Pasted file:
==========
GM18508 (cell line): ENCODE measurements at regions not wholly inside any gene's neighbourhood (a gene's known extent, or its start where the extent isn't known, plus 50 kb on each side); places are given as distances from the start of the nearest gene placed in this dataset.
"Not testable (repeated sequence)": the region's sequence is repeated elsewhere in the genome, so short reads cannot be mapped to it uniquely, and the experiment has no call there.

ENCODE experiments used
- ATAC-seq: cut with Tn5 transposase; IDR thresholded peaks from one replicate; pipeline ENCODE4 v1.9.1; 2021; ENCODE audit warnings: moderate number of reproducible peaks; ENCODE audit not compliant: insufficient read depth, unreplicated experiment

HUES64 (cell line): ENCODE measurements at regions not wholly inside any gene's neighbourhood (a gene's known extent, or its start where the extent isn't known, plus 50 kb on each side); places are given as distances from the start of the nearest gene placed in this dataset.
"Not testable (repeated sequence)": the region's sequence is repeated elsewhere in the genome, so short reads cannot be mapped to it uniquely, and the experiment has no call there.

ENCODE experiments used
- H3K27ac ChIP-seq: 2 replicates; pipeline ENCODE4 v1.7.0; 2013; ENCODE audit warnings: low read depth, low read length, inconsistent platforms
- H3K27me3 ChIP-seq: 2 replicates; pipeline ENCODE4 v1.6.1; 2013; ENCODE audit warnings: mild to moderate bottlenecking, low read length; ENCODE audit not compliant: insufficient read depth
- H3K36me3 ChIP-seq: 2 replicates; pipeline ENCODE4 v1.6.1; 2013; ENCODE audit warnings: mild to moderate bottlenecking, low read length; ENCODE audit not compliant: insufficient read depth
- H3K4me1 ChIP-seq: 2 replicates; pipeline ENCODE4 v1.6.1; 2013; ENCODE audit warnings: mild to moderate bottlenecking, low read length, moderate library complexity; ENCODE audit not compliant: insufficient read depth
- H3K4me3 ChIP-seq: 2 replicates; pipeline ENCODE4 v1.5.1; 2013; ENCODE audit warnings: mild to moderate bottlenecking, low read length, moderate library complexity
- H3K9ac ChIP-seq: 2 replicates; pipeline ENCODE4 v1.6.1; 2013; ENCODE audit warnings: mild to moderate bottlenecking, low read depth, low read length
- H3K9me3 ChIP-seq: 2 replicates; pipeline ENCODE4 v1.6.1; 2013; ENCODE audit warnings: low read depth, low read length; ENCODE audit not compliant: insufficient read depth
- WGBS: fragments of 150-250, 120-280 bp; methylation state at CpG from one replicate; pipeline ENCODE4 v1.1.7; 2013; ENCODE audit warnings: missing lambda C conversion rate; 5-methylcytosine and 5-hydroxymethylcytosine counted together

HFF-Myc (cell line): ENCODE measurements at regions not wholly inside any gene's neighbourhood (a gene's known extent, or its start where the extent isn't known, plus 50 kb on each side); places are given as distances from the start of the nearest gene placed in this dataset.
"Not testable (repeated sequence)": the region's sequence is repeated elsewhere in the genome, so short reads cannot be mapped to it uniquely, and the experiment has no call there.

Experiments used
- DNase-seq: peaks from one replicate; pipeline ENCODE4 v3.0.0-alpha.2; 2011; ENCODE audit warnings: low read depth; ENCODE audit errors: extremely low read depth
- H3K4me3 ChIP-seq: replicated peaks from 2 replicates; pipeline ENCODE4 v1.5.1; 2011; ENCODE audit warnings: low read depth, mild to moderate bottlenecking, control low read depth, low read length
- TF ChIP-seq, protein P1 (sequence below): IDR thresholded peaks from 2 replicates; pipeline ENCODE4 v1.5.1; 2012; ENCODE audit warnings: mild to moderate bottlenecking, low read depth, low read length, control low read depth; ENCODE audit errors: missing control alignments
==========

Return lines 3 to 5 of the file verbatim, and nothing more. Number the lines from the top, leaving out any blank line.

ENCODE experiments used
- ATAC-seq: cut with Tn5 transposase; IDR thresholded peaks from one replicate; pipeline ENCODE4 v1.9.1; 2021; ENCODE audit warnings: moderate number of reproducible peaks; ENCODE audit not compliant: insufficient read depth, unreplicated experiment

HUES64 (cell line): ENCODE measurements at regions not wholly inside any gene's neighbourhood (a gene's known extent, or its start where the extent isn't known, plus 50 kb on each side); places are given as distances from the start of the nearest gene placed in this dataset.